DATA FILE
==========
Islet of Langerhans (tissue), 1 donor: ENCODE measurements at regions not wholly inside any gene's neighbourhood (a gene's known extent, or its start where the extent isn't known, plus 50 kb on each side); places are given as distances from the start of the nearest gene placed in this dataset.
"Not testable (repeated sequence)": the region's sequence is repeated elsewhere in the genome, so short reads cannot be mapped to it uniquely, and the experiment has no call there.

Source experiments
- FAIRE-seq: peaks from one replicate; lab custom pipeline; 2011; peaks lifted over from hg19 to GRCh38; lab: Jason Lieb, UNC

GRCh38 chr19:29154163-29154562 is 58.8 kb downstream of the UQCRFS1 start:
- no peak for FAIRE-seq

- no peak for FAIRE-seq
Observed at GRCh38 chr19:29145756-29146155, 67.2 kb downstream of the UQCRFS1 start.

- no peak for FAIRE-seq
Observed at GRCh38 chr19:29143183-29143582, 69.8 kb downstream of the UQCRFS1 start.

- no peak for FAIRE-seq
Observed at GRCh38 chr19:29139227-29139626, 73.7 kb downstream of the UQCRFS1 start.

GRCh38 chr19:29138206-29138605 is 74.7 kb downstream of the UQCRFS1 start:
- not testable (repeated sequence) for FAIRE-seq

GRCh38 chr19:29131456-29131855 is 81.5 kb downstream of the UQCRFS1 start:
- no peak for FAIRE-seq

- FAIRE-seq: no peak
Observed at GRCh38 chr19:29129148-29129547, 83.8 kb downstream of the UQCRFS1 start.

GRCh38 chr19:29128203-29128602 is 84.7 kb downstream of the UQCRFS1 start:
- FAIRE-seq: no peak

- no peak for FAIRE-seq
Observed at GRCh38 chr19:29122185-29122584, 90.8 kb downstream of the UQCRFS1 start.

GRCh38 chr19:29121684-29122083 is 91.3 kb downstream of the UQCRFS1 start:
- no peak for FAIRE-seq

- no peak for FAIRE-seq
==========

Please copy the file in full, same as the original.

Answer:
Islet of Langerhans (tissue), 1 donor: ENCODE measurements at regions not wholly inside any gene's neighbourhood (a gene's known extent, or its start where the extent isn't known, plus 50 kb on each side); places are given as distances from the start of the nearest gene placed in this dataset.
"Not testable (repeated sequence)": the region's sequence is repeated elsewhere in the genome, so short reads cannot be mapped to it uniquely, and the experiment has no call there.

Source experiments
- FAIRE-seq: peaks from one replicate; lab custom pipeline; 2011; peaks lifted over from hg19 to GRCh38; lab: Jason Lieb, UNC

GRCh38 chr19:29154163-29154562 is 58.8 kb downstream of the UQCRFS1 start:
- no peak for FAIRE-seq

- no peak for FAIRE-seq
Observed at GRCh38 chr19:29145756-29146155, 67.2 kb downstream of the UQCRFS1 start.

- no peak for FAIRE-seq
Observed at GRCh38 chr19:29143183-29143582, 69.8 kb downstream of the UQCRFS1 start.

- no peak for FAIRE-seq
Observed at GRCh38 chr19:29139227-29139626, 73.7 kb downstream of the UQCRFS1 start.

GRCh38 chr19:29138206-29138605 is 74.7 kb downstream of the UQCRFS1 start:
- not testable (repeated sequence) for FAIRE-seq

GRCh38 chr19:29131456-29131855 is 81.5 kb downstream of the UQCRFS1 start:
- no peak for FAIRE-seq

- FAIRE-seq: no peak
Observed at GRCh38 chr19:29129148-29129547, 83.8 kb downstream of the UQCRFS1 start.

GRCh38 chr19:29128203-29128602 is 84.7 kb downstream of the UQCRFS1 start:
- FAIRE-seq: no peak

- no peak for FAIRE-seq
Observed at GRCh38 chr19:29122185-29122584, 90.8 kb downstream of the UQCRFS1 start.

GRCh38 chr19:29121684-29122083 is 91.3 kb downstream of the UQCRFS1 start:
- no peak for FAIRE-seq

- no peak for FAIRE-seq